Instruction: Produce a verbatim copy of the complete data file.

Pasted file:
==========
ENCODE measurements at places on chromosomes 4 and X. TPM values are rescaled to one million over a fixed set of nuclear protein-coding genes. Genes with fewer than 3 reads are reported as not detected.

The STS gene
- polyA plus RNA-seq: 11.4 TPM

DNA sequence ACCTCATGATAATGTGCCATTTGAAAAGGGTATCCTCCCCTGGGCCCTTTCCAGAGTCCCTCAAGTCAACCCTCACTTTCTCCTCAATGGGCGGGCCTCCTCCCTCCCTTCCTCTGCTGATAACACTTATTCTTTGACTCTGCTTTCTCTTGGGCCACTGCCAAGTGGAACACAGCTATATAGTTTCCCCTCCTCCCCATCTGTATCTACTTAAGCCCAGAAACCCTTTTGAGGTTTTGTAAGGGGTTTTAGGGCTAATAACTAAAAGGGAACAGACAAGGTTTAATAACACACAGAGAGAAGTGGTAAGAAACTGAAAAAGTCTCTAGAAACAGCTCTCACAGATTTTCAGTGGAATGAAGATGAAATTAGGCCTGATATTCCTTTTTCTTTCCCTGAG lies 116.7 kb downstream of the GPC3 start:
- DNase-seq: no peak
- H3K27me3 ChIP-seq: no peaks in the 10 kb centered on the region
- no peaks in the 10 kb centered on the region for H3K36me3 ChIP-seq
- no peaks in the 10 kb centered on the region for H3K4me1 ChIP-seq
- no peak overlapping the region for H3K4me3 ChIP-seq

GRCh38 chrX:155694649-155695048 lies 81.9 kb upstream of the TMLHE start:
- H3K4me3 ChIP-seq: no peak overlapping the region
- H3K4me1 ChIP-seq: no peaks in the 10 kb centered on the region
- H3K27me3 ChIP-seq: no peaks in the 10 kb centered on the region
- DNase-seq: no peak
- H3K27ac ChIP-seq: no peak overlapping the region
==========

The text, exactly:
ENCODE measurements at places on chromosomes 4 and X. TPM values are rescaled to one million over a fixed set of nuclear protein-coding genes. Genes with fewer than 3 reads are reported as not detected.

The STS gene
- polyA plus RNA-seq: 11.4 TPM

DNA sequence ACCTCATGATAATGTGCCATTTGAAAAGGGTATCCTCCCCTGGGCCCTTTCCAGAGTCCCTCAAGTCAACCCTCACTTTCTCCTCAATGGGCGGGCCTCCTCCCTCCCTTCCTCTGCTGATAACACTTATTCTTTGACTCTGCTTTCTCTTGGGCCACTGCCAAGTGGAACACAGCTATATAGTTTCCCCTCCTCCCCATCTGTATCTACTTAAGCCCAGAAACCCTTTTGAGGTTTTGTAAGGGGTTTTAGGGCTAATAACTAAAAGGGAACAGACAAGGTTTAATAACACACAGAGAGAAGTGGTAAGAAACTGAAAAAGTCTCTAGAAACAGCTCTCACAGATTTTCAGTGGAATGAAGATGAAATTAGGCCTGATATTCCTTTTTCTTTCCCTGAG lies 116.7 kb downstream of the GPC3 start:
- DNase-seq: no peak
- H3K27me3 ChIP-seq: no peaks in the 10 kb centered on the region
- no peaks in the 10 kb centered on the region for H3K36me3 ChIP-seq
- no peaks in the 10 kb centered on the region for H3K4me1 ChIP-seq
- no peak overlapping the region for H3K4me3 ChIP-seq

GRCh38 chrX:155694649-155695048 lies 81.9 kb upstream of the TMLHE start:
- H3K4me3 ChIP-seq: no peak overlapping the region
- H3K4me1 ChIP-seq: no peaks in the 10 kb centered on the region
- H3K27me3 ChIP-seq: no peaks in the 10 kb centered on the region
- DNase-seq: no peak
- H3K27ac ChIP-seq: no peak overlapping the region